In News: Beauty quarks or B mesons particles are not decaying as they should and while the findings may warrant “cautious excitement”, more research needs to be done, scientists say.
About Beauty Quarks
- LHCb is one of four big experiments at CERN’s Large Hadron Collider (LHC) near Geneva, Switzerland. As the “b” in the name indicates, it is intended to analyse decays of particles containing one of the six known flavours of quark, the “bottom” or alternatively “beauty” quark.
- B mesons contain elementary particles called beauty quarks, also known as bottom quark.
- The beauty quarks (one of the subtypes of quark) decay into leptons known as ‘muons’.
- Subatomic particles called “beauty quarks”, which are not usually found in nature, undergo a process known as decay, where one particle transforms into several, less massive ones.
- The standard model foresees that “beauty quarks should decay into equal numbers of electron and muon particles. Instead, the process yields more electrons than muons.
- One possible explanation is that an as-yet undiscovered particle known as a leptoquark was involved in the decay process and made it easier to produce electrons.
The Large Hadron Collider beauty (LHCb)
- Experiment specializes in investigating the slight differences between matter and antimatter by studying a type of particle called the “beauty quark”, or “b quark”.
- Instead of surrounding the entire collision point with an enclosed detector as do ATLAS and CMS, the LHCb experiment uses a series of sub detectors to detect mainly forward particles – those thrown forwards by the collision in one direction.
- The first sub detector is mounted close to the collision point, with the others following one behind the other over a length of 20 metres.
- An abundance of different types of quark are created by the LHC before they decay quickly into other forms.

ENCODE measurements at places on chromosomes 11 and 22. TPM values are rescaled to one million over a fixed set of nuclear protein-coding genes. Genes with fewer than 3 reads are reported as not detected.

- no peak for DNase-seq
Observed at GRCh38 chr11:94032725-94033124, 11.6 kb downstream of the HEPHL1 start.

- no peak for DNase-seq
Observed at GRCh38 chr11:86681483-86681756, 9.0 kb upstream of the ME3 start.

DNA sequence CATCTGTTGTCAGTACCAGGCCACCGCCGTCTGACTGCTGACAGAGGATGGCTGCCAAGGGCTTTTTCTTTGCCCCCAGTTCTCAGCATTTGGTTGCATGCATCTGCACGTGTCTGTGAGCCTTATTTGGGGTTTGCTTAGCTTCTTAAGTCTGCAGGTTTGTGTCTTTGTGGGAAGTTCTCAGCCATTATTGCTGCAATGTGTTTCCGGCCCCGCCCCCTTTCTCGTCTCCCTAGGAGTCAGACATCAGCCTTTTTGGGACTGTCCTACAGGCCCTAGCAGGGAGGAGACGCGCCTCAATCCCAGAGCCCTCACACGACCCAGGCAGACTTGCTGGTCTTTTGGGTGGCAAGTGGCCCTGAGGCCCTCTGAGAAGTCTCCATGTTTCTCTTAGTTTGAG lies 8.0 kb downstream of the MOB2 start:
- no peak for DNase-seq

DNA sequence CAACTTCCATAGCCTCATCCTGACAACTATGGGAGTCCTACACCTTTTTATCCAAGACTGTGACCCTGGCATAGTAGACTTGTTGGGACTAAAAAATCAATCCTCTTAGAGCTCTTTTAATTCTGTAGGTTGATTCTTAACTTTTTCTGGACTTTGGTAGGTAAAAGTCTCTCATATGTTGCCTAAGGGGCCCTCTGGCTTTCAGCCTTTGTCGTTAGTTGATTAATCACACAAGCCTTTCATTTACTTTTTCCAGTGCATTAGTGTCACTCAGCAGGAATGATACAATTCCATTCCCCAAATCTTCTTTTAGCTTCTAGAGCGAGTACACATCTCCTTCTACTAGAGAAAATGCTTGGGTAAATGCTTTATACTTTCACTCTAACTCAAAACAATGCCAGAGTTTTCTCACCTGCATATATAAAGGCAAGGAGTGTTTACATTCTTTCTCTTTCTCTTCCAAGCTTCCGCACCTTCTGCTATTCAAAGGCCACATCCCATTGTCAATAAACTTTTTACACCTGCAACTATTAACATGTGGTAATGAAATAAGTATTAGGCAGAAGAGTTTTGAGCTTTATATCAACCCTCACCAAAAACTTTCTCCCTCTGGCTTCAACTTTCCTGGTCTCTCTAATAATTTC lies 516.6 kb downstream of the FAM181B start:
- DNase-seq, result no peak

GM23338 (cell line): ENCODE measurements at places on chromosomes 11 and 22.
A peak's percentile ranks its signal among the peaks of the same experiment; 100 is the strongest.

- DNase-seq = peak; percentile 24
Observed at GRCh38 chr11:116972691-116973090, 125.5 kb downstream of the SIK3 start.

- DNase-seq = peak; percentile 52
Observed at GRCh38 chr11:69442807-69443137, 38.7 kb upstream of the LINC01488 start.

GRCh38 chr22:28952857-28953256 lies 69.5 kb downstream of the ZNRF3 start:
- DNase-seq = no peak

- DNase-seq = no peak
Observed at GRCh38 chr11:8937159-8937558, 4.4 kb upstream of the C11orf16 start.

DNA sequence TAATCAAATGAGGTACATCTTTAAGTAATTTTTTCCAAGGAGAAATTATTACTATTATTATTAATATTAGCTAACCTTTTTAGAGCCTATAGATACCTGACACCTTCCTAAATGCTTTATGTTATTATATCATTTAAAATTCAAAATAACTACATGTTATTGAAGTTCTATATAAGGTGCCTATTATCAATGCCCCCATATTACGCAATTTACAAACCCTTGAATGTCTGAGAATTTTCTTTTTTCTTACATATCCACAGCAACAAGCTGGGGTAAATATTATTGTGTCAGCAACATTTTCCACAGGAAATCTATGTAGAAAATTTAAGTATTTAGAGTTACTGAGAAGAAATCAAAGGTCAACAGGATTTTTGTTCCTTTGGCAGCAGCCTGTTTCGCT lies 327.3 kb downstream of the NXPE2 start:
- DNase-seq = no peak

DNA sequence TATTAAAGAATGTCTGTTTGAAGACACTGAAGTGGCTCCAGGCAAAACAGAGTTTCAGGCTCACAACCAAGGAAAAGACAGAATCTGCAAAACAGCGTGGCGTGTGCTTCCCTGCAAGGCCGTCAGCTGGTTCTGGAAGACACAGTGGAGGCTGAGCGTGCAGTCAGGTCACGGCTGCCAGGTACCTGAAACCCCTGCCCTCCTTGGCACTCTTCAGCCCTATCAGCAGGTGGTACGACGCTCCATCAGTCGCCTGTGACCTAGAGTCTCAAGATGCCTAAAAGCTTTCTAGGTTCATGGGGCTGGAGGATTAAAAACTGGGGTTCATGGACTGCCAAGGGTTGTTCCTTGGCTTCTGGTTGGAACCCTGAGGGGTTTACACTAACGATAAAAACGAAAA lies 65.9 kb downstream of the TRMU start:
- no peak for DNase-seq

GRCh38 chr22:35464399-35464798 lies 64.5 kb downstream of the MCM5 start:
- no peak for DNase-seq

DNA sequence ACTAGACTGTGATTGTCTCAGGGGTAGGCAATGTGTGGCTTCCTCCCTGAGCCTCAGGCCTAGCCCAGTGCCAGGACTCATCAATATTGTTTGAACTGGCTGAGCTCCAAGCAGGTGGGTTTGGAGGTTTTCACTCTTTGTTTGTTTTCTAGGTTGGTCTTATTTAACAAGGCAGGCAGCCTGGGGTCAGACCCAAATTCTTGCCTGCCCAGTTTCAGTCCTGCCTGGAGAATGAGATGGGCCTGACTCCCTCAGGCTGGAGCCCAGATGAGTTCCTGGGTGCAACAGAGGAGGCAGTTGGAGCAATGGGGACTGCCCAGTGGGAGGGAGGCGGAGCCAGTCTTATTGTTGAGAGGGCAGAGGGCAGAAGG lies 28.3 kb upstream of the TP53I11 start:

- To catch the b quarks, LHCb has developed sophisticated movable tracking detectors close to the path of the beams circling in the LHC.
- The 5600-tonne LHCb detector is made up of a forward spectrometer and planar detectors. It is 21 metres long, 10 metres high and 13 metres wide, and sits 100 metres below ground near the village of Ferney-Voltaire, France.
- About 700 scientists from 66 different institutes and universities make up the LHCb collaboration .
- Physicists and engineers at CERN use the world’s largest and most complex scientific instruments to study the basic constituents of matter – fundamental particles.
- Subatomic particles are made to collide together at close to the speed of light.
- The process gives us clues about how the particles interact, and provides insights into the fundamental laws of nature.
- The instruments used at CERN are purpose-built particle accelerators and detectors.
- Accelerators boost beams of particles to high energies before the beams are made to collide with each other or with stationary targets.
- Detectors observe and record the results of these collisions.
- Founded in 1954, the CERN laboratory sits astride the Franco-Swiss border near Geneva. It was one of Europe’s first joint ventures and now has 23 member states.